This is a 'quietly' extraordinary finding: it has, at least possibly, falsified the falsification of MOND-type alternatives to DM for the anomalous Keplerian orbital dynamics of visible galactic matter. Given the remarks I've confidently made in the past year, some backpedalling is in order.

Jun 03, 2019
We've been wrong about dark matter before, but it turned out we were wrong about being wrong.

Jun 03, 2019
yes, it is important sign of maturity to be able to confront one's own mistakes & learn to try better.

On a suspicion, I checked back five or six years ago in this site's archives. I was not surprised to find the same woomongering pseudonyms consistently carbon-copying the exact same errors they parrot in their posted comments today.

New data, advancing methods of analysis. corrected assumptions, improving quality of correlating evidence...

All these methodical advances denied & disparaged by the looneyticks.
Who stubbornly, desperately hang on to their fraudulent cult beliefs.

I'll give you odds that these pathetic trolls will be parroting the same gibberish they do today. Five years, ten years from now.

I know I should have checked further back into the archives,
But frankly & ernestly, what I did was as much bogus fraud as I can stand from the vermin.

Let the Social Science & Mental Health students monitoring thus site, have the joy of exposing the scale of stupidity.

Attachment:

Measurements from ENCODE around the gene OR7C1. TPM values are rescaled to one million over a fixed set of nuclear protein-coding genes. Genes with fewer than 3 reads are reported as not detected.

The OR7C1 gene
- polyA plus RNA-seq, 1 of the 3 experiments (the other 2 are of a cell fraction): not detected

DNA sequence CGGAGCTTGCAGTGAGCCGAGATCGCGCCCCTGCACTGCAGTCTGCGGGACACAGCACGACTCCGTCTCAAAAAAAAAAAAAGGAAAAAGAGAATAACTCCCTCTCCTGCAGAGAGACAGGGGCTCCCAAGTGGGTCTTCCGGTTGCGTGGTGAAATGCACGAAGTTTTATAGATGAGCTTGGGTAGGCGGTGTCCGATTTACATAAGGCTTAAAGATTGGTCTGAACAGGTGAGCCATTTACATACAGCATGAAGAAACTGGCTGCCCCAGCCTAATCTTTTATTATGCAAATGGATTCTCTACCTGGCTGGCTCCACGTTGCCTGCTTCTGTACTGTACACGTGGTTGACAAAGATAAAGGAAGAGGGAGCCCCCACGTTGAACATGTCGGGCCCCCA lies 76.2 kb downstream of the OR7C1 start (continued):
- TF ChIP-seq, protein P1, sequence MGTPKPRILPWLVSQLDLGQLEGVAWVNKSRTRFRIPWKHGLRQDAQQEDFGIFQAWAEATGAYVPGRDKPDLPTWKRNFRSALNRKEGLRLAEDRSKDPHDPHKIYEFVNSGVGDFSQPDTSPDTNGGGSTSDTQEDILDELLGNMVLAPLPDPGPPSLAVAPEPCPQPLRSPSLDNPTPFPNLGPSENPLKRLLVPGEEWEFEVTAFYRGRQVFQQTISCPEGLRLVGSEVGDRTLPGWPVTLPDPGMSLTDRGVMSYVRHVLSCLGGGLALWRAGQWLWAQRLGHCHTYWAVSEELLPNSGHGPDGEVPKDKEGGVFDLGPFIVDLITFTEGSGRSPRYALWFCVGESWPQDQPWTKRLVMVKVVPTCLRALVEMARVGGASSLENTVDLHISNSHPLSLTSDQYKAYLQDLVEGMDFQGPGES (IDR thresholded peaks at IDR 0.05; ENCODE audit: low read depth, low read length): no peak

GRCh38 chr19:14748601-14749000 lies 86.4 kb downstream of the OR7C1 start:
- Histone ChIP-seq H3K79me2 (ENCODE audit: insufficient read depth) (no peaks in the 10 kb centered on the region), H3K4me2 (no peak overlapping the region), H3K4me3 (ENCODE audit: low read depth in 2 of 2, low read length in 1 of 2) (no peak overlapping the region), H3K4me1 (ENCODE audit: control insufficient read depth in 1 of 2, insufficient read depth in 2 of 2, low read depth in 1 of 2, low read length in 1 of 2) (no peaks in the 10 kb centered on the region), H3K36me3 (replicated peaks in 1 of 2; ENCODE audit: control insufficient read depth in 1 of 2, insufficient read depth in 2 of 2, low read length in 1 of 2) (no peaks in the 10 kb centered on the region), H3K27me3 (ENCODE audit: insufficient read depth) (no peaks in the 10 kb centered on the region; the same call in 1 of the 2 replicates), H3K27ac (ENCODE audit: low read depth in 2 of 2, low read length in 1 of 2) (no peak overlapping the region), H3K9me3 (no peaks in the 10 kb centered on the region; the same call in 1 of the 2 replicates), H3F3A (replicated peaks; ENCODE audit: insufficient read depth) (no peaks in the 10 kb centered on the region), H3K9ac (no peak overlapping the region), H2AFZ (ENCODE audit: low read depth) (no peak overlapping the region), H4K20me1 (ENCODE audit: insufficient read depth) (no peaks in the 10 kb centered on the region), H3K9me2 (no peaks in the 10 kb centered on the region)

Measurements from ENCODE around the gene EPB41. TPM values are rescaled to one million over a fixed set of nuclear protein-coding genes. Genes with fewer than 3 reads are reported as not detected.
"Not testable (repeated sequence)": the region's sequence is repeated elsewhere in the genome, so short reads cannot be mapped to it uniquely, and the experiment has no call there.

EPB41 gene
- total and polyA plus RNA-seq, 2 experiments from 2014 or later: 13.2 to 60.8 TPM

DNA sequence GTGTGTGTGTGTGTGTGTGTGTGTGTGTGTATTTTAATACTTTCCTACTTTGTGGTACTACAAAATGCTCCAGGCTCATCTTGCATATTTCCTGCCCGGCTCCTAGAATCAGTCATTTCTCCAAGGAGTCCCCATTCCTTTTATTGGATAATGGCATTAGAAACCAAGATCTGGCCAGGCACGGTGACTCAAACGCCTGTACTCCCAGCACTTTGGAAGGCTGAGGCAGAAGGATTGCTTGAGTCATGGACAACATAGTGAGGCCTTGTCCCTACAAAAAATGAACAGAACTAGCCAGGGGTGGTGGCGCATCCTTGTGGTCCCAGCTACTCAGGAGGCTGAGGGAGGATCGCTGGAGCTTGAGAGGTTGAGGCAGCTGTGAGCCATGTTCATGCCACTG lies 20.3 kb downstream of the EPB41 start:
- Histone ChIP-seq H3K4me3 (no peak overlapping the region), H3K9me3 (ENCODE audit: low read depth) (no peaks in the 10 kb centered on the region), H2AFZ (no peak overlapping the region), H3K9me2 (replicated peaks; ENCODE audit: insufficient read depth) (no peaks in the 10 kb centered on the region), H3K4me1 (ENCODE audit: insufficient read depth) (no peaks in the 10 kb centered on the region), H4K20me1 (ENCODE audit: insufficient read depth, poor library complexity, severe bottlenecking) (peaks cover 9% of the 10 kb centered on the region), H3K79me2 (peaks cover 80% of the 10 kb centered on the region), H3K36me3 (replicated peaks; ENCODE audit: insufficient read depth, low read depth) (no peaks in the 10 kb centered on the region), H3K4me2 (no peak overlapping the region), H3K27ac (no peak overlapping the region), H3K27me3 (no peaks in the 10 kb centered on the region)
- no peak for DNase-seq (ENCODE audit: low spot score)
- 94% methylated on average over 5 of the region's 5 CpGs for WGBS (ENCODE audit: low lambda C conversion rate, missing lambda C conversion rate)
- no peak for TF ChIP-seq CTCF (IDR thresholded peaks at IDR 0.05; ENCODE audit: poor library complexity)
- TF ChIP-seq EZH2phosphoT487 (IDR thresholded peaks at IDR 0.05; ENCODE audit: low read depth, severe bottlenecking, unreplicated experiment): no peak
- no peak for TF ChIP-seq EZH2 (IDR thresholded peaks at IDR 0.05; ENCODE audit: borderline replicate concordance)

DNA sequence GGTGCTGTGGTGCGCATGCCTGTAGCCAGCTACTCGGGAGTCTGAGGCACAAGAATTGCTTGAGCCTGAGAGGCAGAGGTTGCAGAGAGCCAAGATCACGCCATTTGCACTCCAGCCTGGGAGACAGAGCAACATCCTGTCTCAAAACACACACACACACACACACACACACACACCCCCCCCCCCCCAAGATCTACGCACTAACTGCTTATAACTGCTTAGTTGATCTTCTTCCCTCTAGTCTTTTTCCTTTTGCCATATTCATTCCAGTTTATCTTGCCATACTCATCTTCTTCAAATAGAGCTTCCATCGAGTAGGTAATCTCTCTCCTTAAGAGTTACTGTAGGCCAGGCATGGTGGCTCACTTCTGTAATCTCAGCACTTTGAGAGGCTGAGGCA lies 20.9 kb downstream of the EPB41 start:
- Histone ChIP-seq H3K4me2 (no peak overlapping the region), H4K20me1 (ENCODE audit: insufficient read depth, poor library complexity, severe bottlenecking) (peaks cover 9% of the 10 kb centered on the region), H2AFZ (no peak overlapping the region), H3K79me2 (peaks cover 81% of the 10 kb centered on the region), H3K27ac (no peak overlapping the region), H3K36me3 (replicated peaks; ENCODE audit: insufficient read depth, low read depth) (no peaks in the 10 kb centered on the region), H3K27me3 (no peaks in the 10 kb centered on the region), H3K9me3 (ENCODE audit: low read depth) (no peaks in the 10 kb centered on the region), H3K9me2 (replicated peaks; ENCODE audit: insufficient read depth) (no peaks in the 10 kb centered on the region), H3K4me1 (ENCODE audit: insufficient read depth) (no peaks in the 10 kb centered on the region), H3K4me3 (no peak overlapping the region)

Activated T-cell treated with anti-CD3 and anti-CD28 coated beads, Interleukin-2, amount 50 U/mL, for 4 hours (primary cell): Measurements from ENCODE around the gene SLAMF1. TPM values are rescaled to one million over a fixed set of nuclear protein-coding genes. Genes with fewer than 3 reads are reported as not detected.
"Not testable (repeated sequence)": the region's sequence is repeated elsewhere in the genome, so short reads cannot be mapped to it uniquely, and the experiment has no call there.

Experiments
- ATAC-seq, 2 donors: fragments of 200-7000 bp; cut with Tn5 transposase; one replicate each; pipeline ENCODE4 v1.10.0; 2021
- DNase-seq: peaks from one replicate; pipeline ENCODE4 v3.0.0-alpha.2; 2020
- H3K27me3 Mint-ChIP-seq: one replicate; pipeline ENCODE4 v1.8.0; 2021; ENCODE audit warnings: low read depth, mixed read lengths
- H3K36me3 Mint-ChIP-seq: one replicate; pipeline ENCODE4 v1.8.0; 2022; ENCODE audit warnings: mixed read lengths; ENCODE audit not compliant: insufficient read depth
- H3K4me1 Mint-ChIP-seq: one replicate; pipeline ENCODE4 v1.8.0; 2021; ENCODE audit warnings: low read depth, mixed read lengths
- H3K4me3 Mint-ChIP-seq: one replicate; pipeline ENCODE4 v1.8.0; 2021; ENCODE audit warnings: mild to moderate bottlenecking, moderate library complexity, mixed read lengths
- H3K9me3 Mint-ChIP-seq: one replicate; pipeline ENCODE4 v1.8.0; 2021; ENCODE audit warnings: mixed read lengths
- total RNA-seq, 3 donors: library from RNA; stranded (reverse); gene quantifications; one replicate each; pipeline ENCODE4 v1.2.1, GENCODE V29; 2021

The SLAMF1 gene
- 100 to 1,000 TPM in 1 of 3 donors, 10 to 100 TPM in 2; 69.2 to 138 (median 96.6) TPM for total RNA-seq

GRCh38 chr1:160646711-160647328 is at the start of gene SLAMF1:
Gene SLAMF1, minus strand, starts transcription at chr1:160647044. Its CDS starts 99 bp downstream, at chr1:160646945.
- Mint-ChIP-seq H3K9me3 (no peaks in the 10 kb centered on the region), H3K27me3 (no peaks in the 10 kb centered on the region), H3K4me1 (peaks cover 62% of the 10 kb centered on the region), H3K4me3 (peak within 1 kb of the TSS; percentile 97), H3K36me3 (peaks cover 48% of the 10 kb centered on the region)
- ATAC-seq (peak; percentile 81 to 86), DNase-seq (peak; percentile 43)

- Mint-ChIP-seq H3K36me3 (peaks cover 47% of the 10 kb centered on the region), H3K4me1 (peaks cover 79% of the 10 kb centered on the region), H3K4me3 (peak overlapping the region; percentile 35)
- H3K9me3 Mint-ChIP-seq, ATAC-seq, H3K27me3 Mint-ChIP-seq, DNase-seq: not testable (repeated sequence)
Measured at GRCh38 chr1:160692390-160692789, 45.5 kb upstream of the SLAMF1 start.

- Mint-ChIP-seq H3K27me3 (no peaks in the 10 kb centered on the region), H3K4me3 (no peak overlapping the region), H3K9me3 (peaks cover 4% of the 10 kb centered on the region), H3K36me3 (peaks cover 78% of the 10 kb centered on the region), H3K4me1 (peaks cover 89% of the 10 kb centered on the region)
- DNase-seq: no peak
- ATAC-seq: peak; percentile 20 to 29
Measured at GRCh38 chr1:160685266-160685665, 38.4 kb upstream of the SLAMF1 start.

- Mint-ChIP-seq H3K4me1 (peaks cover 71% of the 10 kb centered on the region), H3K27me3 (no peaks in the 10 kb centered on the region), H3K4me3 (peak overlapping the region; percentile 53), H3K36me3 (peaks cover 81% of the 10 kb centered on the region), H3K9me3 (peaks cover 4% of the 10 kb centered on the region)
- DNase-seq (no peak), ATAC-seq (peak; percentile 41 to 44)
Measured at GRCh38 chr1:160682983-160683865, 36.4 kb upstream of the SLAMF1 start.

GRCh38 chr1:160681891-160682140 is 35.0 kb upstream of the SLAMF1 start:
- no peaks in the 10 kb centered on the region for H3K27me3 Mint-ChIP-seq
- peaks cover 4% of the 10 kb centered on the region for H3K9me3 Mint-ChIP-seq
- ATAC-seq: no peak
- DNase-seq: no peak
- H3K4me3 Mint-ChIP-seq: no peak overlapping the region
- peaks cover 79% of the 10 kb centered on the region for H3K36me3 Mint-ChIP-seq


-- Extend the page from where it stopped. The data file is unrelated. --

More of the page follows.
Jun 03, 2019
yes, it is important sign of maturity to be able to confront one's own mistakes & learn to try better.
On a suspicion, I checked back five or six years ago in this site's archives. I was not surprised to find the same woomongering pseudonyms
I assume that 'wills', like 'Dan', does in fact constitute a kernel of the poster's real name, and is not pseudonymous.

Jun 03, 2019
This is a 'quietly' extraordinary finding: it has, at least possibly, falsified the falsification of MOND-type alternatives to DM for the anomalous Keplerian orbital dynamics of visible galactic matter. ...some backpedalling is in order.
Now, that 'some' said, although the crown-jewel of MOND-falsification appears ( a p p e a r s ) to have been rather unceremoniously pried from its setting, it leaves MOND at best in its accustomed spot in the evidentiary hot-seat. Wikipedia has a good summary of the temperature: wikipedia·org/wiki/Modified_Newtonian_dynamics#Outstanding_problems_for_MOND

Jun 03, 2019
There is no such thing as dark matter so there is no mystery.

Dark matter is just more snake oil some fake scientists are flogging, as they try to get a place at the trough...

The very notion of dark matter betrays the ignorance of its' promoters.

Jun 03, 2019